We all leave a legacy upon death. Some legacies we know, others we desire, and still others will happen without us ever knowing. Despite growing up in families and keeping in touch with siblings, parents, etc, it is surprising how little we know about what matters most to those closest to us. This is what Dr. Tom Meuser’s research on legacy beliefs show: No matter how well you think you know your older parent, there’s probably a lot more you could know. This is the genesis for Family Get Together (FGT), an intergenerational board game on what matters most in life.
In fall of 2018, a team of MSW students joined Meuser to help design a board game that utilizes narrative life story interviewing techniques to facilitate multigenerational conversation on meaningful yet sometimes challenging subject matter, particularly around the end of life. Read UNE article HERE
The game explores the idea of choice while on a path to a singular destination that was chosen. The questions asked throughout the game are open ended and derived from narrative techniques and research. “Fun activities and humor are sprinkled throughout as well,” Amanda Basso, MSW ’19 shares, “you know, to defuse tension and keep things light too. The goal of this game is to have those difficult conversations but in a way that is enjoyable, in which everyone is heard.”
Amanda first heard about the project when she met with Dr. Meuser about a separate project she was doing as part of her field placement at Creative Work Systems. She was developing an assessment tool for aging individuals with disabilities at high risk for developing dementia. In addition to providing insight for her field project, Dr. Meuser also introduced her to his legacy work and the board game project. She became really invested however, when she heard him speak at a TRIAD conference in more detail about the importance of legacy and the board game, in particular (conference was part of UNE’s School of Social Work Training in Aging and Diversity Project that funds $10,000 stipends to participating students ) From here, Amanda got together with a few other interested TRIAD students, Corey Carmichael and Joseph Kijewski, and they got to work developing the original prototype of “Family Get Together ™” Students did trial runs with their families over the holidays and adapted the design based on results.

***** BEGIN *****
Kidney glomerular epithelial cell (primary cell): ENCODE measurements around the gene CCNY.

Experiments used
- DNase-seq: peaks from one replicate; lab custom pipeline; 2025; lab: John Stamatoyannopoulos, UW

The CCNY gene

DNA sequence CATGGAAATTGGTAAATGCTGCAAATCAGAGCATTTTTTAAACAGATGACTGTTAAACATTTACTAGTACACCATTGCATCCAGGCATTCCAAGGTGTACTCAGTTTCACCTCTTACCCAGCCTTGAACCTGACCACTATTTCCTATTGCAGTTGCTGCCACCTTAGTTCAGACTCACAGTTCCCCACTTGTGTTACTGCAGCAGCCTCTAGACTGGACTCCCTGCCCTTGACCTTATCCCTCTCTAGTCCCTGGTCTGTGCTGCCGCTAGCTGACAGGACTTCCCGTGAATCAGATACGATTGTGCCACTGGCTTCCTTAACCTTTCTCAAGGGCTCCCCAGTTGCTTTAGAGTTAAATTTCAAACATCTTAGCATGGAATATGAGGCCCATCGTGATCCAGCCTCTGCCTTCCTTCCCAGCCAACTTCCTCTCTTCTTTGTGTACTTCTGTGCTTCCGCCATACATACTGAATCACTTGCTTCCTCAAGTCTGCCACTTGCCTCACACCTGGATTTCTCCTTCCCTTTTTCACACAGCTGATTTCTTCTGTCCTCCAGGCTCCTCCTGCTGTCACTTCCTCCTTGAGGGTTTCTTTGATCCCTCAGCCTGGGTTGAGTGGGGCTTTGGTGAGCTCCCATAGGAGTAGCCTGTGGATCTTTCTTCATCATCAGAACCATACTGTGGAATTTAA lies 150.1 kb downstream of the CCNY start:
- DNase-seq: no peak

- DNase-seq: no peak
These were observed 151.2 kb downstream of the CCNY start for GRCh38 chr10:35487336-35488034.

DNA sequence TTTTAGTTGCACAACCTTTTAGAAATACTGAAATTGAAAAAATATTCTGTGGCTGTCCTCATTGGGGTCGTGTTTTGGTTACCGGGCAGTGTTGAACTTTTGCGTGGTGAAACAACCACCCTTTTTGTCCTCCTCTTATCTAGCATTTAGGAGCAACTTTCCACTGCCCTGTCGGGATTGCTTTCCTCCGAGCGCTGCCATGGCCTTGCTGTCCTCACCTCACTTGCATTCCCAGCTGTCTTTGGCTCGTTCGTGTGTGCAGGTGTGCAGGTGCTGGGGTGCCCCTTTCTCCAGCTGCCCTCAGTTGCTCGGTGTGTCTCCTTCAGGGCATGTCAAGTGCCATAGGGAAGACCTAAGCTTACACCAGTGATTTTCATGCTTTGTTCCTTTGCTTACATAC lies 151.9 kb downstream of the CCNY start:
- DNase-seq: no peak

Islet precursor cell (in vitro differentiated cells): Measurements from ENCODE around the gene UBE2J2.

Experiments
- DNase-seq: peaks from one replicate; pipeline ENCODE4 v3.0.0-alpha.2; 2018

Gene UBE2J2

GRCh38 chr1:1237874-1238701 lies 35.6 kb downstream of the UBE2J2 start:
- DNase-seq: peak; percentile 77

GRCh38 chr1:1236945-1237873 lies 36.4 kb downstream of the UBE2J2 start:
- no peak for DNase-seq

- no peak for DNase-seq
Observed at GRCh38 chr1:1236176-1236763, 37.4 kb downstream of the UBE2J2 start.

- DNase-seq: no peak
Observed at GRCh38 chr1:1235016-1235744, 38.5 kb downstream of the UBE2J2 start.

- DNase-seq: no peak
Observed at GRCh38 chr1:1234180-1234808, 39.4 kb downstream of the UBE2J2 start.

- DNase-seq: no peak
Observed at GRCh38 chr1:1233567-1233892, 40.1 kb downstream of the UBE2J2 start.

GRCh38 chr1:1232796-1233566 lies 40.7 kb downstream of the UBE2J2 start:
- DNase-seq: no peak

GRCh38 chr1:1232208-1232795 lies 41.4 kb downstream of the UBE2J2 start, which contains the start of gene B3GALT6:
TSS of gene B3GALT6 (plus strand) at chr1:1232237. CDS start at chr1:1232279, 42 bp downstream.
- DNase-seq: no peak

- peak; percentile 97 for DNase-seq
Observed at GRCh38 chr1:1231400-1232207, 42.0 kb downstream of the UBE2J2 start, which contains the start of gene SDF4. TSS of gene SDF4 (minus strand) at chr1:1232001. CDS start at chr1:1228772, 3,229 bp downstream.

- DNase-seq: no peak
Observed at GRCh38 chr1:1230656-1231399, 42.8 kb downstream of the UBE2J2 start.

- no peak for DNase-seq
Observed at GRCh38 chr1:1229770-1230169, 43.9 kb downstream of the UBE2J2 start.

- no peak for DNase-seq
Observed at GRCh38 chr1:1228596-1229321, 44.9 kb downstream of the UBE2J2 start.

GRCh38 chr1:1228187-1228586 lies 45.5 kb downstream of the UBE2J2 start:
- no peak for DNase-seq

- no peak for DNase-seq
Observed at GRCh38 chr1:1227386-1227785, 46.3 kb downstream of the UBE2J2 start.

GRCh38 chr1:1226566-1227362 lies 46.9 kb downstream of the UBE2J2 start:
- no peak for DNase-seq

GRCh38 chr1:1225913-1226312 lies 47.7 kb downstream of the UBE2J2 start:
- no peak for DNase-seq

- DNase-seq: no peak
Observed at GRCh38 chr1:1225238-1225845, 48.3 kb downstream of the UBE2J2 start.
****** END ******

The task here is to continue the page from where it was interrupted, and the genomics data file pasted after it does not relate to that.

“It was really fun to play the game with my family” Corey shares, “it sparked rich discussions and provided an opportunity to share stories, some of which I hadn’t heard before. There were laughs and, at times, teary eyes. My family is close, and playing the game helped us break out of our typical patterns and delve into new territory of conversation, which was exciting.”
Meuser describes the game as one organized around a shared journey to a family reunion, designed for multigenerational family groups, FGT can also be played among friends and even strangers. “What matters is the talking, sharing and mutual enjoyment of the game” he says.
Players follow paths of different colored tiles. The color corresponds to a question or activity. Some are for the player who landed there, others involve the whole group. You never know if you will be asked your favorite food or what you believe about death, love, etc. The fun is in the discovery!
FTG is an evidence-based game. It comes from Dr. Meuser’s dozen years of teaching life story interviewing, and more recent research on legacy beliefs across generations. His team of MSW students and his faculty collaborator, Dr. Regi Robnett, are now preparing to validate the game in research with family groups. They are currently seeking volunteers for the project: three generation groups of 4-6 to play the game, to be filmed doing it, and then to talk about the experience after. See flyer below for project details and learn how YOU can become a volunteer.
Sign up to volunteer HERE
The initial validation study will lead to a grant application to do further work on the game and to commercialize it for distribution to families, long-term care communities, hospices, hospitals, etc, across the country and beyond.
“It is my hope that this game will help facilitate families in having difficult conversations, such as end of life, while also learning more and enjoying each others company,” Amanda shares. “I believe this can be a good therapeutic tool in general too, one I hope to use in my future practice working with aging populations and those who have terminal illnesses who desire to genuinely share their stories with their loved ones.”
For more information or questions about the project, please contact Amanda Basso at firstname.lastname@example.org